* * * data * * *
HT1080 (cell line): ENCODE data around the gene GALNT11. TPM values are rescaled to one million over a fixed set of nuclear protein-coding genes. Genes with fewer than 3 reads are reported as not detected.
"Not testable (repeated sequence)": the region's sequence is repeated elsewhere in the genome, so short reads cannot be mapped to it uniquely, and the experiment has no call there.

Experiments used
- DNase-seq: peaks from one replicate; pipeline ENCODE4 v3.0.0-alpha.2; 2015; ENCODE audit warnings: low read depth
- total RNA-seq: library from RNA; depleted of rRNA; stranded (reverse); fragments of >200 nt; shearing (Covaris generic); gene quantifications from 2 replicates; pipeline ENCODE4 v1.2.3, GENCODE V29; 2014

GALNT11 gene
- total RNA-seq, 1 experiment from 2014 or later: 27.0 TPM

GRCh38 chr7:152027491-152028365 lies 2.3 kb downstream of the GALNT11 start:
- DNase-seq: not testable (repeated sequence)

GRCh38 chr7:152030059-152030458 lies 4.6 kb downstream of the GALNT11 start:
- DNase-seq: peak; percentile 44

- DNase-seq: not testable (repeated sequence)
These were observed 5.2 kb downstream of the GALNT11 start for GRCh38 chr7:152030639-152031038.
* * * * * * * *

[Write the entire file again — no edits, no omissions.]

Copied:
HT1080 (cell line): ENCODE data around the gene GALNT11. TPM values are rescaled to one million over a fixed set of nuclear protein-coding genes. Genes with fewer than 3 reads are reported as not detected.
"Not testable (repeated sequence)": the region's sequence is repeated elsewhere in the genome, so short reads cannot be mapped to it uniquely, and the experiment has no call there.

Experiments used
- DNase-seq: peaks from one replicate; pipeline ENCODE4 v3.0.0-alpha.2; 2015; ENCODE audit warnings: low read depth
- total RNA-seq: library from RNA; depleted of rRNA; stranded (reverse); fragments of >200 nt; shearing (Covaris generic); gene quantifications from 2 replicates; pipeline ENCODE4 v1.2.3, GENCODE V29; 2014

GALNT11 gene
- total RNA-seq, 1 experiment from 2014 or later: 27.0 TPM

GRCh38 chr7:152027491-152028365 lies 2.3 kb downstream of the GALNT11 start:
- DNase-seq: not testable (repeated sequence)

GRCh38 chr7:152030059-152030458 lies 4.6 kb downstream of the GALNT11 start:
- DNase-seq: peak; percentile 44

- DNase-seq: not testable (repeated sequence)
These were observed 5.2 kb downstream of the GALNT11 start for GRCh38 chr7:152030639-152031038.